PCI and interrupts...confusion

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Hello,
So, I am in the process of working on a new project where we will be
using PCI Mezzanine Cards (think normal PCI cards from your PC, except
in a smaller form factor) for a small, expandable, embedded system.
This system will be running stand-alone (no CompactPCI or other
backplane scheme).  Just a Processor PMC card running the show, as well
as a few add-on PMC cards on a stand-alone carrier card.

I have come up to speed on PCI in general and feel that I understand
how the bus is enumerated, how transactions take place, etc.  The one
thing I don't get yet are the interrupts (Note: I come from the
embedded world, so I understand interrupts in the general sense, but
not how they apply to PCI).

In all the timing diagrams shown for PCI, you never see any indication
of the interrup lines being used (INTA-INTD are available on the PCI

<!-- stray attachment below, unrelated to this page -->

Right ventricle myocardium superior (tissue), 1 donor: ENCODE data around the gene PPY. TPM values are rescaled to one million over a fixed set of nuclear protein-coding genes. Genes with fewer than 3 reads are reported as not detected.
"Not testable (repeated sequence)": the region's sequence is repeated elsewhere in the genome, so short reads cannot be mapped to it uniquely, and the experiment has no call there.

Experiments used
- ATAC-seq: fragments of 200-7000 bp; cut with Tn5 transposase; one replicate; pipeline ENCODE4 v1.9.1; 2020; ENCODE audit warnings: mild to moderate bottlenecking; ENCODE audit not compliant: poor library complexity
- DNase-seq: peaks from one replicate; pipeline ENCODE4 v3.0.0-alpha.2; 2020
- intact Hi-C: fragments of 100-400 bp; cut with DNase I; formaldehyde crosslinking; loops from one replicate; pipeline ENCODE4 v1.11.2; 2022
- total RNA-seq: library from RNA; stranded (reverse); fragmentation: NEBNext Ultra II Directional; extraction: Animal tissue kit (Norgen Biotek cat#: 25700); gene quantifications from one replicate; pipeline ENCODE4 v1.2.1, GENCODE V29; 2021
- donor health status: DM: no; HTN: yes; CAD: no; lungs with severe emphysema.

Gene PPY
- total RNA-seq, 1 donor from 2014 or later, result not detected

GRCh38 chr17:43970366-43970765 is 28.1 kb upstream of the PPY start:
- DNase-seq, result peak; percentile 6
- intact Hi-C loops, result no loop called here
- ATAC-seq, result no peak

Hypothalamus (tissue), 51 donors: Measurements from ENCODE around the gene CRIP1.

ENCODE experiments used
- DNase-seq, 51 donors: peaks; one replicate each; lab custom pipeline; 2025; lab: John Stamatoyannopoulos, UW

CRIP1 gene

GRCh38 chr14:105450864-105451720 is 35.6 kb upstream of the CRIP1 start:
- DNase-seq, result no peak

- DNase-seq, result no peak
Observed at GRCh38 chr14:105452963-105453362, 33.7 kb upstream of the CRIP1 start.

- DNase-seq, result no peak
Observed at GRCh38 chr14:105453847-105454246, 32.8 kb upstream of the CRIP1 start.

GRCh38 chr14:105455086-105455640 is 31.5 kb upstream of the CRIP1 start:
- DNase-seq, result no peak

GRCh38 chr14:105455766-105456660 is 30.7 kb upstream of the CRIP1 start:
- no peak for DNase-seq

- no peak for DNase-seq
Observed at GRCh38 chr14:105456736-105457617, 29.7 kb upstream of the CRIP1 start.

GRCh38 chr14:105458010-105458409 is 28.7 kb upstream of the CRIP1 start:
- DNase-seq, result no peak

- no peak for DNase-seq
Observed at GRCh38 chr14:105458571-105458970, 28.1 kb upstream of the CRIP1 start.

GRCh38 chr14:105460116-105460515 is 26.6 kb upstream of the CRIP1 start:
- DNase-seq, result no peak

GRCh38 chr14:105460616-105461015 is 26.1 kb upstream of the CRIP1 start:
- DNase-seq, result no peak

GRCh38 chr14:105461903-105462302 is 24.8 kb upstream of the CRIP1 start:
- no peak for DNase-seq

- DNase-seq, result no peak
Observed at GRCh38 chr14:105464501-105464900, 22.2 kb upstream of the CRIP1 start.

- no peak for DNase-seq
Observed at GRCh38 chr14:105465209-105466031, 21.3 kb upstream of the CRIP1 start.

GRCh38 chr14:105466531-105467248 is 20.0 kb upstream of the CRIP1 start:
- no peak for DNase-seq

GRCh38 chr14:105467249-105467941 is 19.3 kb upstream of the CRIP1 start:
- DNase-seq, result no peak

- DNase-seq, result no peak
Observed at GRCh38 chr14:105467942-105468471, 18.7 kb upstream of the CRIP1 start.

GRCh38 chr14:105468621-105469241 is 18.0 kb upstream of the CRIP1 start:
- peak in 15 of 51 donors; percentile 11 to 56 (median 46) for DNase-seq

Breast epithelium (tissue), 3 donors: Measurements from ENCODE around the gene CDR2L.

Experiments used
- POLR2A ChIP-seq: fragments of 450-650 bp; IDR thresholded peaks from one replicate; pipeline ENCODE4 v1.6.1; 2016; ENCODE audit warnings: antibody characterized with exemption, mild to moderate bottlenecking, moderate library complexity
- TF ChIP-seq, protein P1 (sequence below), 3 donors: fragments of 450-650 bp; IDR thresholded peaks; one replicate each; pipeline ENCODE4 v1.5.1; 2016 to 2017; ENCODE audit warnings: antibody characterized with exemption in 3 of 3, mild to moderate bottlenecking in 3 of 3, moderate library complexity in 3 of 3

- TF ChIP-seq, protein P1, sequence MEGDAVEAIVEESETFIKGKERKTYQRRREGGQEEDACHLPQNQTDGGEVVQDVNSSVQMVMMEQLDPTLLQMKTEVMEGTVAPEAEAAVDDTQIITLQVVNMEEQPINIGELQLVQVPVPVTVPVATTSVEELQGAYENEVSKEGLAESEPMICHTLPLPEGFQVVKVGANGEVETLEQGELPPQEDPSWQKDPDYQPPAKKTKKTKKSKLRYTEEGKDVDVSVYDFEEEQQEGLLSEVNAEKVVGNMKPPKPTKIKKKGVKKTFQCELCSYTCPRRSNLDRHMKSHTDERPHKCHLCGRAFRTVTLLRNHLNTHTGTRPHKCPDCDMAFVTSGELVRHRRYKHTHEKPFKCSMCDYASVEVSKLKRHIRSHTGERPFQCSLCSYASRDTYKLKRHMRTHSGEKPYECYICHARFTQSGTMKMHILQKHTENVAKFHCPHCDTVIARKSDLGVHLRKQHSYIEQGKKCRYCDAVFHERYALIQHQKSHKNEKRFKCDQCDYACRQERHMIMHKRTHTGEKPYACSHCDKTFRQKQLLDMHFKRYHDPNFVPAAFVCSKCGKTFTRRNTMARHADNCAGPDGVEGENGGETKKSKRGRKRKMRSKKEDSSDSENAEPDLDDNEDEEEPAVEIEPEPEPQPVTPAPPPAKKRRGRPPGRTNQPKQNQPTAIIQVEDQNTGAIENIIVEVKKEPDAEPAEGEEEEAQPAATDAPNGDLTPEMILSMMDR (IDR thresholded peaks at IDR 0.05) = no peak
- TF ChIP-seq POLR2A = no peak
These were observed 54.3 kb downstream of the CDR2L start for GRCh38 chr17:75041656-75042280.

bus).  The typical (watered-down) transaction goes like this:

0) PCI initiator device asserts its request line
1) PCI system arbiter asserts the initators grant line indicating that
it can use the bus
2) PCI initiator puts a 32-bit address onto the bus
3) PCI target device (that has the 32-bit address as part of its memory
space) indicates that it is being targetted by asserting the "device
select" line
4) PCI initiator starts clocking 32-bits of data on to the data bus
5) PCI initiator asserts the "stop" line synchronous with the last
32-bit data element

...and the transaction is basically complete.  At this point, the PCI
interface hardware at the PCI target end would now have buffered up the
bytes that were sent by the PCI initiator, and the PCI target hardware
would then signal to the CPU at the target end that data has been
received over PCI, and some device driver would then suck the data up
into software-land for processing.

But how does INTA fit into this whole thing?  You typically see the